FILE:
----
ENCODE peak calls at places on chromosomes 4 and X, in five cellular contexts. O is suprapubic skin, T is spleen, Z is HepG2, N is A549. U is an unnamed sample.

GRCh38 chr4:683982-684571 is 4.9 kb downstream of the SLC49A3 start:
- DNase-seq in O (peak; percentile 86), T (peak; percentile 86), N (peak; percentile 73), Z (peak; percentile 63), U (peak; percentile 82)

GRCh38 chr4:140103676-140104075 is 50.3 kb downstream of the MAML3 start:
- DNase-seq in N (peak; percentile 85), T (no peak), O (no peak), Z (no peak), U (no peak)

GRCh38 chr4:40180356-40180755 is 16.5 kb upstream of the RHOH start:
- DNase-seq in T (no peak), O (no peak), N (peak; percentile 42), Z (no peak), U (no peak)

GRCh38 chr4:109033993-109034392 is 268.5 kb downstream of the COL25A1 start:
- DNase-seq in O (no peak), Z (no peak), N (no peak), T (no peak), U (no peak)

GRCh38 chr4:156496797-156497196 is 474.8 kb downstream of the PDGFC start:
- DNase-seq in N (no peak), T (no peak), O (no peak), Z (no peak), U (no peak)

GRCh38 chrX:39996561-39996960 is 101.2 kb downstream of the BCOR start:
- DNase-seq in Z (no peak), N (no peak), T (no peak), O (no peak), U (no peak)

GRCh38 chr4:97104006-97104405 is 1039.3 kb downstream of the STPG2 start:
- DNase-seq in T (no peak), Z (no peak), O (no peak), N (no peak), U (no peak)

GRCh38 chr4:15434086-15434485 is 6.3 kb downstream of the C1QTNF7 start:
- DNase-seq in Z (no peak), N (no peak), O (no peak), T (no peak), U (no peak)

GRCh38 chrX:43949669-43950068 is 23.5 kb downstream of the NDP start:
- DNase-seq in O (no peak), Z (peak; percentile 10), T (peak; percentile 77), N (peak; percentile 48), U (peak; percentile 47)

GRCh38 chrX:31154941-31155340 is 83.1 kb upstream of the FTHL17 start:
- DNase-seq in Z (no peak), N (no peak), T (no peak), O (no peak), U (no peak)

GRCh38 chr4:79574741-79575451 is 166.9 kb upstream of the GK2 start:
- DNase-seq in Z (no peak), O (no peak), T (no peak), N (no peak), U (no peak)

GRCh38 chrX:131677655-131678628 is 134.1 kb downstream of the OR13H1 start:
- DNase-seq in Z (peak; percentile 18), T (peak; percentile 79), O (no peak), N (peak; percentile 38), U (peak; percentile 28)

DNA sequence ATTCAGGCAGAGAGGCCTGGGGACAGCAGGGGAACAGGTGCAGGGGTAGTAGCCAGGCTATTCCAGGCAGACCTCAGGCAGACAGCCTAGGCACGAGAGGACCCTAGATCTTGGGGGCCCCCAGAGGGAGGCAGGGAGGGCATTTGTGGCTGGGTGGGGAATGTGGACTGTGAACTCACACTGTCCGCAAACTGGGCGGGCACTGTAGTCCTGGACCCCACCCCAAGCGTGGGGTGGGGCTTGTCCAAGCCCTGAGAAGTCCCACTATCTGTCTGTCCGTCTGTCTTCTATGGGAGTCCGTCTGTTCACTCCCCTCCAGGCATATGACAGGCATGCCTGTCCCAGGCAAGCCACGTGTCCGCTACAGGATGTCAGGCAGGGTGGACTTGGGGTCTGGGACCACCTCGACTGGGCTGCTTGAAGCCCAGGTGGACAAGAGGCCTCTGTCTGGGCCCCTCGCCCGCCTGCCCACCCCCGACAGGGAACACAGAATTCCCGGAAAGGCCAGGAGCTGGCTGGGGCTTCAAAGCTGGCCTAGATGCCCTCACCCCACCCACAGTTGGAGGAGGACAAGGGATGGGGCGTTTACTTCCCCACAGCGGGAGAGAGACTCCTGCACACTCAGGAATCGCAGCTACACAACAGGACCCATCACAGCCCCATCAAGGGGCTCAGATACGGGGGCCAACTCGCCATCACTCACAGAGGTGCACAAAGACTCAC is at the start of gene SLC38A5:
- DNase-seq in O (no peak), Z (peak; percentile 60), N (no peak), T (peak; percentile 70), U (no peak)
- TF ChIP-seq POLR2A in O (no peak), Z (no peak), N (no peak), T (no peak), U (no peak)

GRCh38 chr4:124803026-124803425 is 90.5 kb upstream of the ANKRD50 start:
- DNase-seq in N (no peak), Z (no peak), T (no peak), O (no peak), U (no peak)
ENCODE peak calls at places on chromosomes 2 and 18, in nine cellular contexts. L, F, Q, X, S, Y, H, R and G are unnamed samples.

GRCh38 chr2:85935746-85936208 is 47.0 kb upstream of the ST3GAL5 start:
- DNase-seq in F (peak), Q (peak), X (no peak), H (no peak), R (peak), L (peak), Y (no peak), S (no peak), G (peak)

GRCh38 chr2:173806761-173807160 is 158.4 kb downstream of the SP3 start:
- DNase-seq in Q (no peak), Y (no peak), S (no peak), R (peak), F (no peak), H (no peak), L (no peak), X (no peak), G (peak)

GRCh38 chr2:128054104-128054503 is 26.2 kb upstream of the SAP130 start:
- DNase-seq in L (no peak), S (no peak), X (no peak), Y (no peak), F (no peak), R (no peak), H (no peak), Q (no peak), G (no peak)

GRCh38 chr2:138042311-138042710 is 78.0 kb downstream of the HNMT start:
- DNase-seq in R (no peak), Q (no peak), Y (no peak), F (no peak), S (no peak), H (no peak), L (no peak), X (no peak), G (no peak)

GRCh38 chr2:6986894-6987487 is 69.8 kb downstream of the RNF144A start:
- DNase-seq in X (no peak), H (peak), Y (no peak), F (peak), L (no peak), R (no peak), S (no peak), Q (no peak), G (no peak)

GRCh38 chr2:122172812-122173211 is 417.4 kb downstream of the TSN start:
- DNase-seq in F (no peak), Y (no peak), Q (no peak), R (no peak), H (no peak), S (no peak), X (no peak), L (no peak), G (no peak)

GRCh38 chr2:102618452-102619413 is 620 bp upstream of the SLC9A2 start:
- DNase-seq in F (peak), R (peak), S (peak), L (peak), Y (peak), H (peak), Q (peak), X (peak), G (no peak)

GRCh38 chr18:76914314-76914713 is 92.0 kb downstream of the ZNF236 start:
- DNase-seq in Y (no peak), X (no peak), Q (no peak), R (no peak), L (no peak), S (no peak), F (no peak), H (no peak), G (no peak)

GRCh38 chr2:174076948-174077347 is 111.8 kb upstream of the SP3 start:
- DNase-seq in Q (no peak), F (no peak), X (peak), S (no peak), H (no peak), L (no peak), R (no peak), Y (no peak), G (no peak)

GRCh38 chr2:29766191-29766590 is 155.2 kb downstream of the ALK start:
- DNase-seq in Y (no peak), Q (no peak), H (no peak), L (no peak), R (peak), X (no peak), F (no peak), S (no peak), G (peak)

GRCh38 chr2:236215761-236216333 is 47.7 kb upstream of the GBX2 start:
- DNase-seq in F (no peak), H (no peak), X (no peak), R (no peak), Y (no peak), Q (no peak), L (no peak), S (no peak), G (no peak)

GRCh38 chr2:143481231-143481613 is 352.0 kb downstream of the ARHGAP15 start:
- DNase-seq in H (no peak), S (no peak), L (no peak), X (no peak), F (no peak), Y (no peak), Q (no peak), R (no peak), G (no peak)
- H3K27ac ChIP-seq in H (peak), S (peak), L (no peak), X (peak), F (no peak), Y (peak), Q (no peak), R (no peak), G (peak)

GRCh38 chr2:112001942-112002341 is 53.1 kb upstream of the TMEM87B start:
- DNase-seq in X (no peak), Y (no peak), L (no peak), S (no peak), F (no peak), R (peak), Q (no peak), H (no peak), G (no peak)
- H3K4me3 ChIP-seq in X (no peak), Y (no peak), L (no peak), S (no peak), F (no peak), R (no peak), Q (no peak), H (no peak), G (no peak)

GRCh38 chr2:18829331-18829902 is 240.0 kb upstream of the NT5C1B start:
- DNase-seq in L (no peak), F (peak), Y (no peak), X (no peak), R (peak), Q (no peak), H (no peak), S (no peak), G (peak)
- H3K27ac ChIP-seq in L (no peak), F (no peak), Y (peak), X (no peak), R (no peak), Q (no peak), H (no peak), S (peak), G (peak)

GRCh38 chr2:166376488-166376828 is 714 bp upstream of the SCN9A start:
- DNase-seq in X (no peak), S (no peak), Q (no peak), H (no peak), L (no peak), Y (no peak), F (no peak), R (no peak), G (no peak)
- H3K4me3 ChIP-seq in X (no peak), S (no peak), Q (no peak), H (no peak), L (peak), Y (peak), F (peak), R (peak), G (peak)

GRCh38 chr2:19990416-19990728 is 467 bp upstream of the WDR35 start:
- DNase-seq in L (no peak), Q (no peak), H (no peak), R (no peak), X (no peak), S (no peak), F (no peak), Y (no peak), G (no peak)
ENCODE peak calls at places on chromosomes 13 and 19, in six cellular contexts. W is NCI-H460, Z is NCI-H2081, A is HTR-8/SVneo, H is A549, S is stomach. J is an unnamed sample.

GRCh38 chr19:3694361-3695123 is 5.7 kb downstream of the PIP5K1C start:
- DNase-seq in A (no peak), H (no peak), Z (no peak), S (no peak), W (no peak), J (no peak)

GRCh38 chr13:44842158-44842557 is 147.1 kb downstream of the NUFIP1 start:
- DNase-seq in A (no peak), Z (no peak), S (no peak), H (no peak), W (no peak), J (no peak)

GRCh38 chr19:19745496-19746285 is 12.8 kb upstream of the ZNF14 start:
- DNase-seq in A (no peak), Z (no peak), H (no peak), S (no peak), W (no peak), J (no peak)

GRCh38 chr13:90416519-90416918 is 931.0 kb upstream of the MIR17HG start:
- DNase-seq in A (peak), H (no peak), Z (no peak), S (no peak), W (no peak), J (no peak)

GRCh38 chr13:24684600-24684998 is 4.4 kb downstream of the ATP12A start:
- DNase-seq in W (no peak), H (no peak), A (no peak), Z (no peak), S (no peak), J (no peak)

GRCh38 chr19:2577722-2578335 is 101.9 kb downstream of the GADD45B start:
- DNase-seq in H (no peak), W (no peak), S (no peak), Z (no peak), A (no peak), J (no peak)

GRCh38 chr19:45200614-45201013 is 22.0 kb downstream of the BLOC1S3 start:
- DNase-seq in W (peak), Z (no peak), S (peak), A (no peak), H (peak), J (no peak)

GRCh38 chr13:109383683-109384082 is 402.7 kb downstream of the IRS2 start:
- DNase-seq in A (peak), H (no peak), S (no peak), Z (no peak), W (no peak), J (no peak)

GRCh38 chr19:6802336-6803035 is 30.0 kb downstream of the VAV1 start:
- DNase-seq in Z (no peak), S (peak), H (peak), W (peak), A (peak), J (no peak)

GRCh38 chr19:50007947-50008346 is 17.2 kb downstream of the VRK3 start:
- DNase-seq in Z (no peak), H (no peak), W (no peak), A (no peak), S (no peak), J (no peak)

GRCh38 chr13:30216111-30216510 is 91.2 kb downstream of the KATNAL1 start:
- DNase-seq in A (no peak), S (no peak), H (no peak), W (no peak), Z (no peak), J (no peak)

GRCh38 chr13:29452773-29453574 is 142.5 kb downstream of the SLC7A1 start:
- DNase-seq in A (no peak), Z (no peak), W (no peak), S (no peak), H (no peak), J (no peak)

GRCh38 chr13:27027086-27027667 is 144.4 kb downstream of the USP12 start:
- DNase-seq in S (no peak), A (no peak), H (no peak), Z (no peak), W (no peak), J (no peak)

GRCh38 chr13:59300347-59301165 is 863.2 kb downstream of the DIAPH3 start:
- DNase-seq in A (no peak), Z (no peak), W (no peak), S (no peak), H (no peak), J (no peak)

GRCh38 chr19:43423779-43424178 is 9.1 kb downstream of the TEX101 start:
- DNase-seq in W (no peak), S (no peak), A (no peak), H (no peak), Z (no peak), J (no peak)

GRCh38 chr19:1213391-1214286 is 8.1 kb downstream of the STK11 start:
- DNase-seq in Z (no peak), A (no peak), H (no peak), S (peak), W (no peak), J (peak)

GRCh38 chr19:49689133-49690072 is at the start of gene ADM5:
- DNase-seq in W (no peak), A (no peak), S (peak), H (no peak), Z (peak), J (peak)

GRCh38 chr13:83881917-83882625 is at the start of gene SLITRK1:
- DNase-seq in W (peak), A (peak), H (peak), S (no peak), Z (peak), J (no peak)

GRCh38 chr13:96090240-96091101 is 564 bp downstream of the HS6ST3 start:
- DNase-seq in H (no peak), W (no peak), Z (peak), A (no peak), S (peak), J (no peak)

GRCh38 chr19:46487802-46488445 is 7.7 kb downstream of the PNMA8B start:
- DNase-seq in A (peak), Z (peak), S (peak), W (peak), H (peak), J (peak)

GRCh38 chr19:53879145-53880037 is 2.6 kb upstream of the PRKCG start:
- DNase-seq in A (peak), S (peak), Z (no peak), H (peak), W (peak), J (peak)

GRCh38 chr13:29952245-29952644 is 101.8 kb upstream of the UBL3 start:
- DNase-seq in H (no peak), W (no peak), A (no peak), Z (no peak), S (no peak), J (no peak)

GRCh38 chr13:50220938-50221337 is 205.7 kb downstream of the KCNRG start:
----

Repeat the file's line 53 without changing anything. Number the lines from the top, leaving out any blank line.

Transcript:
- DNase-seq in F (no peak), H (no peak), X (no peak), R (no peak), Y (no peak), Q (no peak), L (no peak), S (no peak), G (no peak)